I knew the lecture was coming the minute I stepped off the plane.
While I was on vacation, my dad had offered -- very nicely -- to do some work on my car, including getting it washed and vacuumed. His comments went something like this: "It was filthy. You really need to take better care of the outside of that car. If you don't, it affects the car's value."
I didn't want to admit it, but he was right. My car was a mess, having not been vacuumed since my last beach vacation, two years ago.
I should take better care of it and my dad was doing me a huge favor by getting at tune-up and having it cleaned.
There was also a tiny part of me that thought: I'm an adult. It's my car. Let me handle it.
My dad hears this a lot now that my sisters and I are all grown up, college graduates with jobs. Like most adult children, we think we can handle most of life on our own.
But just because your kids leave your house doesn't mean that a dad's job is done. Since Father's Day was Sunday, here's my advice for dads whose kids have just left the nest:
You don't have to fix everything. In fact, you shouldn't. In my experience, dads tend to want to "fix things," for their kids because they're good at it. Who is the first person I call if my car goes haywire? My dad. I appreciate his help and advice every now and then, but I also like to take life mostly on my own. Dads don't always have to patch things up or give their kids money to make a problem go away. Sometimes you have to let them figure it out on their own.
Don't ask too many questions. Your kids appreciate your interest in their lives, really. You're a dad, so you have a right to be concerned if your kids seem a little down or lost in life. But the questions you're asking -- about their careers, who they're dating or what they want out of life -- they don't have all the answers right now. If they did, they might share them with you -- or they might not. Trust me when I say that you probably don't want to know everything about your adult children's lives. You remember when you were their age, right?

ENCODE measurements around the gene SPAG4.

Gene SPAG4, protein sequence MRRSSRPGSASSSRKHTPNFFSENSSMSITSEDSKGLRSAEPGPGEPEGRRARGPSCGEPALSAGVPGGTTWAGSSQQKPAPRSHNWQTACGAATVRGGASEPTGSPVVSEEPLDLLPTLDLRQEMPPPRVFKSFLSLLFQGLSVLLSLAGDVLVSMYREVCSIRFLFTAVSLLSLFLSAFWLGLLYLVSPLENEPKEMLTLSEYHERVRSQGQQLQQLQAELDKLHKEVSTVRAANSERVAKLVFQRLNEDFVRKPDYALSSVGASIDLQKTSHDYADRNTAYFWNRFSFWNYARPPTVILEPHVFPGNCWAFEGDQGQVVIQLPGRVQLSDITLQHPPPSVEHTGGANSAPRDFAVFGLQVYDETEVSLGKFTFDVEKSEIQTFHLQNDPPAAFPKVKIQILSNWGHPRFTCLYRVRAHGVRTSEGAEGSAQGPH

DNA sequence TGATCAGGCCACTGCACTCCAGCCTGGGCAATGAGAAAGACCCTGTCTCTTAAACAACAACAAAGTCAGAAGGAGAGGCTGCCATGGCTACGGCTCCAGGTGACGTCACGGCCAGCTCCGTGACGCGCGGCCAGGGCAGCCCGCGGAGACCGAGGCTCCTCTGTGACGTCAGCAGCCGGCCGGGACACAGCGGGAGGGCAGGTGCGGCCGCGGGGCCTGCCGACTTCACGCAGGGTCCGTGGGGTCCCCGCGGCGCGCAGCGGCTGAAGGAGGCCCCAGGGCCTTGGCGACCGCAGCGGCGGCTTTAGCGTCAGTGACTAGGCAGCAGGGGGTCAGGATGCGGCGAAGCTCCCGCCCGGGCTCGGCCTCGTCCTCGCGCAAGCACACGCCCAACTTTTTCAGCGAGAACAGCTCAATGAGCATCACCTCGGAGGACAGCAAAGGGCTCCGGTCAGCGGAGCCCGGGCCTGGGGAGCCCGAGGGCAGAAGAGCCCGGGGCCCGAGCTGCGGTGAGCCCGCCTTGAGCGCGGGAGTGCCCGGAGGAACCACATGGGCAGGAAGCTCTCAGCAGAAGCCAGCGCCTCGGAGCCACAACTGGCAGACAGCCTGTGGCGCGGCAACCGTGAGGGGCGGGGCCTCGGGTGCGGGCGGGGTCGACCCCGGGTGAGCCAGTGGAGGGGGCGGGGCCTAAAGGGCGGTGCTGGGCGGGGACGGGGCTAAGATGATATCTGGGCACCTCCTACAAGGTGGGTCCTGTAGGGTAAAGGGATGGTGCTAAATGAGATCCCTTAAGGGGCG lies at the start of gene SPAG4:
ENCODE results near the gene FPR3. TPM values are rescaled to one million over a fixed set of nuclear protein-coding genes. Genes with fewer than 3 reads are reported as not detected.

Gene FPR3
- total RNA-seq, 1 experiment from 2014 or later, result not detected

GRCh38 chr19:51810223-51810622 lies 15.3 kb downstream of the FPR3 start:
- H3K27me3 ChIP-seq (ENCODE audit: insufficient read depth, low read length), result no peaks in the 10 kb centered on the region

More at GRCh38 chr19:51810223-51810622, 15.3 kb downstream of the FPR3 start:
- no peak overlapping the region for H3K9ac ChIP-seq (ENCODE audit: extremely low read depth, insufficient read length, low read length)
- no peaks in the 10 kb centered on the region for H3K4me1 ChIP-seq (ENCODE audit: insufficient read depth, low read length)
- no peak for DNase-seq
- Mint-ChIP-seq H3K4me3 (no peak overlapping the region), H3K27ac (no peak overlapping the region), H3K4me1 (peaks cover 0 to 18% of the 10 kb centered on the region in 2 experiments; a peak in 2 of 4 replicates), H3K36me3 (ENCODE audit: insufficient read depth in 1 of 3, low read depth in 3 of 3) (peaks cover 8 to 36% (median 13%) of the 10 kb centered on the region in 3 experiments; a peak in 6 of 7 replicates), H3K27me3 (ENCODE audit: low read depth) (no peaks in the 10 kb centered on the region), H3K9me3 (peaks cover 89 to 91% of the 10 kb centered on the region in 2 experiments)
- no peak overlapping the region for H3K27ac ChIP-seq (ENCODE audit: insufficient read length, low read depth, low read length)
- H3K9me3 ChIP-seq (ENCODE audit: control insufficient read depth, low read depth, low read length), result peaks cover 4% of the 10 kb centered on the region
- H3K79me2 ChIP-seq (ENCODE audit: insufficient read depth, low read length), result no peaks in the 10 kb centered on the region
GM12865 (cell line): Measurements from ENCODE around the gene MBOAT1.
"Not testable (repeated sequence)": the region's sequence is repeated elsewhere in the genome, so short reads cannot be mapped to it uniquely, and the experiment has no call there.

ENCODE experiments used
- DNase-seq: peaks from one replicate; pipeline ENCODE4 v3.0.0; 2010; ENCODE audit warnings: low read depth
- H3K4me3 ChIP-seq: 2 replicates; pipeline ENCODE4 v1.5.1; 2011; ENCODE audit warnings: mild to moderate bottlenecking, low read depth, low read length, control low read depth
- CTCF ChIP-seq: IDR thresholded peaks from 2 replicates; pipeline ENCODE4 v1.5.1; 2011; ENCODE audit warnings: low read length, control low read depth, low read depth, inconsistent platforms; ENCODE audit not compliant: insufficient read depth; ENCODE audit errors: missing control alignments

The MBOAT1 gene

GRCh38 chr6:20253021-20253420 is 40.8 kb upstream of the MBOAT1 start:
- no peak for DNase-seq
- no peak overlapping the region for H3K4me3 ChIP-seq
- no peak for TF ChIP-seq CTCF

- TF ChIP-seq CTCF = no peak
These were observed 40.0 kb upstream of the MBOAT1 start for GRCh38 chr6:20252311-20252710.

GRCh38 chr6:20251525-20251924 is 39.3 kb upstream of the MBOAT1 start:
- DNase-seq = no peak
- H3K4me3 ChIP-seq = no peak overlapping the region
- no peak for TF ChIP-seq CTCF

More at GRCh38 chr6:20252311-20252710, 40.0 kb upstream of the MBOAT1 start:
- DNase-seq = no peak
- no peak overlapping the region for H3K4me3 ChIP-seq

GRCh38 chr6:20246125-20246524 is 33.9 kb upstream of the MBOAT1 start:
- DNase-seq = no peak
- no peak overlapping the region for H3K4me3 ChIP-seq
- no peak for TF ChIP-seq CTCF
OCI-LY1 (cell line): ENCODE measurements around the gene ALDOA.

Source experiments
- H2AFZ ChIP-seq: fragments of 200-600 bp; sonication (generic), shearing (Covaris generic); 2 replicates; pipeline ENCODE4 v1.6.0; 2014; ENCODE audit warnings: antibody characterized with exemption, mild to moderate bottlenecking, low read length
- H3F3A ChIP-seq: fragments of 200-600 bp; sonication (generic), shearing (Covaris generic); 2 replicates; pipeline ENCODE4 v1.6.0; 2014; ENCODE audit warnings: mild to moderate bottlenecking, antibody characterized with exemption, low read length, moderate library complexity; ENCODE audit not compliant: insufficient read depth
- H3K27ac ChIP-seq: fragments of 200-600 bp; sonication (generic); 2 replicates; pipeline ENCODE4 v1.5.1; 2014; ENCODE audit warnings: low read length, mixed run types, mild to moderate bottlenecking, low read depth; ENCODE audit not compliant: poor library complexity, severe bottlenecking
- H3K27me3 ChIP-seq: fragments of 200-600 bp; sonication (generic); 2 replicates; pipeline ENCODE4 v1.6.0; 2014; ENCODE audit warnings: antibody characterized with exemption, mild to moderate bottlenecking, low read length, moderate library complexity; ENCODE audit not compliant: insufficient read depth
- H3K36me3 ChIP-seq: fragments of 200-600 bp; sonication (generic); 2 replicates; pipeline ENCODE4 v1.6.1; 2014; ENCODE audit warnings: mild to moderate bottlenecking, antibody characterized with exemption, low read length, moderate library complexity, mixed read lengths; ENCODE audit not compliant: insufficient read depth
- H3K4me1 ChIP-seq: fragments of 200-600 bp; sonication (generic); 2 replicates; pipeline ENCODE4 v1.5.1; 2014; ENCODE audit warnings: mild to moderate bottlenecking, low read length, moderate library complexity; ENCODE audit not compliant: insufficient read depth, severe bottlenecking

Spend time with them. Congratulations! Now that your kids are out on their own, they've mostly gotten over their "I don't want to be seen with you in public because you embarrass me" phase. The reason? The first couple years after college are tough and they'll need your guidance every now and then. Also, they are probably close to broke, whereas you can afford to go out to dinner at places that don't ask, "Would you like fries with that?" No one turns down dinner when their parents are paying. Once they're trapped in a booth, there's nothing stopping you from grilling them about the details of their lives. After all, they're adults. They can handle it.
Sara Pauff, 706-320-4469, email@example.com. For more commentary, read her 20-something blog.